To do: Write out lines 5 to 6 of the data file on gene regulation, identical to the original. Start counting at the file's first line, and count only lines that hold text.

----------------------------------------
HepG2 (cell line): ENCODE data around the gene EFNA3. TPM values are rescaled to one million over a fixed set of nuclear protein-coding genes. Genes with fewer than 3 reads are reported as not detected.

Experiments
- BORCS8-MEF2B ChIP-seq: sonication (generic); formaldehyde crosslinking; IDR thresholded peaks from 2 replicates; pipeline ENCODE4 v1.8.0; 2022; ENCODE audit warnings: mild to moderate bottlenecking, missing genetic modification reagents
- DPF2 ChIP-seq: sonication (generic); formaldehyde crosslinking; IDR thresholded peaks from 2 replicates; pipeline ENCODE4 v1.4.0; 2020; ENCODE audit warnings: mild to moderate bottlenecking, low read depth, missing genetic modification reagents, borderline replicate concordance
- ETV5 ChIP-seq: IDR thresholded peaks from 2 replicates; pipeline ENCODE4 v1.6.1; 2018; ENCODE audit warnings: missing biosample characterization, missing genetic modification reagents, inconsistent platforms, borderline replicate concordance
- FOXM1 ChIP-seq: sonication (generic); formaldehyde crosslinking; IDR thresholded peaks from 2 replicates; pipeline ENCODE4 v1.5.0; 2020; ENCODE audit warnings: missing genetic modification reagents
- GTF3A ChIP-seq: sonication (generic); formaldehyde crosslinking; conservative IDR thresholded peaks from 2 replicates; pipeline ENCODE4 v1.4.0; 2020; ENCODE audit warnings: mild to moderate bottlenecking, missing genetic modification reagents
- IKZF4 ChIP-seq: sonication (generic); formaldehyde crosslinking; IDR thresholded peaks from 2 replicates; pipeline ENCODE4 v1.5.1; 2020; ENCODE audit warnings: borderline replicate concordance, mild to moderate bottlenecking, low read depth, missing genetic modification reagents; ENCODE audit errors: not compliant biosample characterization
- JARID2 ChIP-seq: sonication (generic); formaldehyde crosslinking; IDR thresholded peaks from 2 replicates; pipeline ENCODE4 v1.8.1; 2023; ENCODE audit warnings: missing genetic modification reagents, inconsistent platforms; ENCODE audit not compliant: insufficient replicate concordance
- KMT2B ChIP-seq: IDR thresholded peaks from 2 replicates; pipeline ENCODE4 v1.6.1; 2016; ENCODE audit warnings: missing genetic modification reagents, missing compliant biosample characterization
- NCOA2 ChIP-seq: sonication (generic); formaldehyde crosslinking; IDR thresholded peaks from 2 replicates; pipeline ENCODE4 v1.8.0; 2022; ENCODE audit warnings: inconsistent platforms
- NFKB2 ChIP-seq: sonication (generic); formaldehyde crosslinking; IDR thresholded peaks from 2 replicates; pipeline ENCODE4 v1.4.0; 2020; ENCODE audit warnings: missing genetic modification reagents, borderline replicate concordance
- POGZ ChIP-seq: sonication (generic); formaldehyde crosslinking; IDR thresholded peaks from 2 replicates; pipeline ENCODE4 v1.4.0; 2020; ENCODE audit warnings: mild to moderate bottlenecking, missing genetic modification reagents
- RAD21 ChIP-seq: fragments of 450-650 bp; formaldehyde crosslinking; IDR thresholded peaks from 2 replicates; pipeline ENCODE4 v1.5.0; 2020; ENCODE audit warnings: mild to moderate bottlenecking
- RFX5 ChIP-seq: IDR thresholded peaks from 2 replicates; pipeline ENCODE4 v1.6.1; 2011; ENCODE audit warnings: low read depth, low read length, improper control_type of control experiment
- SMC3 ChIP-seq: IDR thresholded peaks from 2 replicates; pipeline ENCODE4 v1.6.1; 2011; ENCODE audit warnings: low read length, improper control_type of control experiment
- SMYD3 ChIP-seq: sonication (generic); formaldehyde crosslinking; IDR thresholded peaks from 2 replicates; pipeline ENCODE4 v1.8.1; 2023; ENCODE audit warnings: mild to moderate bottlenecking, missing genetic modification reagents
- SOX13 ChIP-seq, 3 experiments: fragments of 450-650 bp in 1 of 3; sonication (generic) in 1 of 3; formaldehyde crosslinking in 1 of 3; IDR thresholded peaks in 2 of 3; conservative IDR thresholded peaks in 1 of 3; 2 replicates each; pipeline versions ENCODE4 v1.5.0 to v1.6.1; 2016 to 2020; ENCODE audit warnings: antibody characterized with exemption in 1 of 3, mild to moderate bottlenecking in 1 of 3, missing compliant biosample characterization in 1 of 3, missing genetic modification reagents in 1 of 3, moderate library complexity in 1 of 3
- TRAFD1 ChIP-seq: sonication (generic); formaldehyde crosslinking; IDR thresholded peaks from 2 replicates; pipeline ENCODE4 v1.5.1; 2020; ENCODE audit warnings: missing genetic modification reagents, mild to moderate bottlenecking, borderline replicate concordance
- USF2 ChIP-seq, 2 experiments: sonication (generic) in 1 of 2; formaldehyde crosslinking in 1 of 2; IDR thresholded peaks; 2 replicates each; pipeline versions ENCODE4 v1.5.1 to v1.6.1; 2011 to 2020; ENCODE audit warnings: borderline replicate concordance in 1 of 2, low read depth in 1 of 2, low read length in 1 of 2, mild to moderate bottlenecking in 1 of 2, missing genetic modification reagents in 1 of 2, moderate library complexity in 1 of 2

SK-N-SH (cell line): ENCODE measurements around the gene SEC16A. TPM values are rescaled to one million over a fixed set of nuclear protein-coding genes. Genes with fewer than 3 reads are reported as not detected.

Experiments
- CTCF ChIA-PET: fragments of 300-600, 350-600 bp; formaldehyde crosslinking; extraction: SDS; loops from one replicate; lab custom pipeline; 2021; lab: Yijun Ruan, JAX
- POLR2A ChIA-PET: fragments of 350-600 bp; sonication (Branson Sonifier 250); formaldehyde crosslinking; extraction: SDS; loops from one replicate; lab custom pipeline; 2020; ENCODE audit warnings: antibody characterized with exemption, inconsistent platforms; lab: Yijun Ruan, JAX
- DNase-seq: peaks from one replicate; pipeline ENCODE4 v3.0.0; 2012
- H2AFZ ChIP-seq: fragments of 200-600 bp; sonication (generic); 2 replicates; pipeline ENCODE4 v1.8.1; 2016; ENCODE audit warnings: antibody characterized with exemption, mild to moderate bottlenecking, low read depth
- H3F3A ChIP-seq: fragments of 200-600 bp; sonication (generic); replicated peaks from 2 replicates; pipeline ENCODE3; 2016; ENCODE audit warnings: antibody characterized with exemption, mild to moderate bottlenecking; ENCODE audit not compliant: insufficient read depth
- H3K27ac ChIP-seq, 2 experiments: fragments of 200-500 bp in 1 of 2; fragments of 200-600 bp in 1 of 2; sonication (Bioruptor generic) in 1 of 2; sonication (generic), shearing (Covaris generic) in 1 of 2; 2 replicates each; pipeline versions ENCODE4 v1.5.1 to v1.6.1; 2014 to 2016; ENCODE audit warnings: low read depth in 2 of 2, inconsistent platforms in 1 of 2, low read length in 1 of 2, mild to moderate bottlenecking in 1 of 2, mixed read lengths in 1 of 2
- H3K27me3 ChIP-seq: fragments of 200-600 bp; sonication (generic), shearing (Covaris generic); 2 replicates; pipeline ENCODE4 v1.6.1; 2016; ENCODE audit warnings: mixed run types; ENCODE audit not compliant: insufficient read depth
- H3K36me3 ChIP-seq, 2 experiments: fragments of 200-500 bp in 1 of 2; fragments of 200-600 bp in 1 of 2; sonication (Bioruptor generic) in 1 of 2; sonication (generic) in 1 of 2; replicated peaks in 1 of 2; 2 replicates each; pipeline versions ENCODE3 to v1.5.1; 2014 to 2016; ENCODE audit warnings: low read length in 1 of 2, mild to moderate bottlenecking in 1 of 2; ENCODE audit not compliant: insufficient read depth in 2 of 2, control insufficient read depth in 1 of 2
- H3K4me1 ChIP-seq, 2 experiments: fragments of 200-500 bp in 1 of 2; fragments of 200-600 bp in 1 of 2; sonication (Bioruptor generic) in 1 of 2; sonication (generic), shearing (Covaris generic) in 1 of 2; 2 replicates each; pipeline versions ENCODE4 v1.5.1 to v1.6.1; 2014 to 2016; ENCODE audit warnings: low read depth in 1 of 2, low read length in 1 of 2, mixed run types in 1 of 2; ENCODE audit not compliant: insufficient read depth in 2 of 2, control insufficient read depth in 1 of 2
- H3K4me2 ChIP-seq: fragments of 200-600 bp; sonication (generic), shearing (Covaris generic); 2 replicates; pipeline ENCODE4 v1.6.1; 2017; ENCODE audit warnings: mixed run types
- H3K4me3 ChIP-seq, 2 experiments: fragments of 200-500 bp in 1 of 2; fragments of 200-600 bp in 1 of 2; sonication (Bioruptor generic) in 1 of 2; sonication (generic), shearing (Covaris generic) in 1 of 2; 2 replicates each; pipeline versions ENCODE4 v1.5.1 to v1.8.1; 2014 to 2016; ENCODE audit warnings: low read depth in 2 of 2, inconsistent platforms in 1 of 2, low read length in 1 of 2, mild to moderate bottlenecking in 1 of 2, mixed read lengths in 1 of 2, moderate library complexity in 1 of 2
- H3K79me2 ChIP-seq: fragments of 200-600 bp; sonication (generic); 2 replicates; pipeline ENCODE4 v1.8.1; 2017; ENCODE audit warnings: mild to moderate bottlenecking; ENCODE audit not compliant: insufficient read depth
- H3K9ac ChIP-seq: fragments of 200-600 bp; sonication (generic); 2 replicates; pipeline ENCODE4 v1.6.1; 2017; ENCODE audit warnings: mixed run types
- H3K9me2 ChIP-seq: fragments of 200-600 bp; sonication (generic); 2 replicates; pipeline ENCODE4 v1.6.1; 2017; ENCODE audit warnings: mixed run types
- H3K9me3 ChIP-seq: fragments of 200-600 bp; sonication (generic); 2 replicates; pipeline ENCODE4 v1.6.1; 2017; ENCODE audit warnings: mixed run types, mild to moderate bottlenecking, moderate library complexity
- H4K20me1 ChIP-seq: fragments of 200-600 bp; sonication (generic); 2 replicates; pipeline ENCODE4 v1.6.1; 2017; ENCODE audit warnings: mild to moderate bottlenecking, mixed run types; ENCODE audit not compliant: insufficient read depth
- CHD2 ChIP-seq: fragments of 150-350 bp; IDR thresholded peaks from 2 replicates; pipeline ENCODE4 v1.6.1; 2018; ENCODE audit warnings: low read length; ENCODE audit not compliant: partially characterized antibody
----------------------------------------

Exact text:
- ETV5 ChIP-seq: IDR thresholded peaks from 2 replicates; pipeline ENCODE4 v1.6.1; 2018; ENCODE audit warnings: missing biosample characterization, missing genetic modification reagents, inconsistent platforms, borderline replicate concordance
- FOXM1 ChIP-seq: sonication (generic); formaldehyde crosslinking; IDR thresholded peaks from 2 replicates; pipeline ENCODE4 v1.5.0; 2020; ENCODE audit warnings: missing genetic modification reagents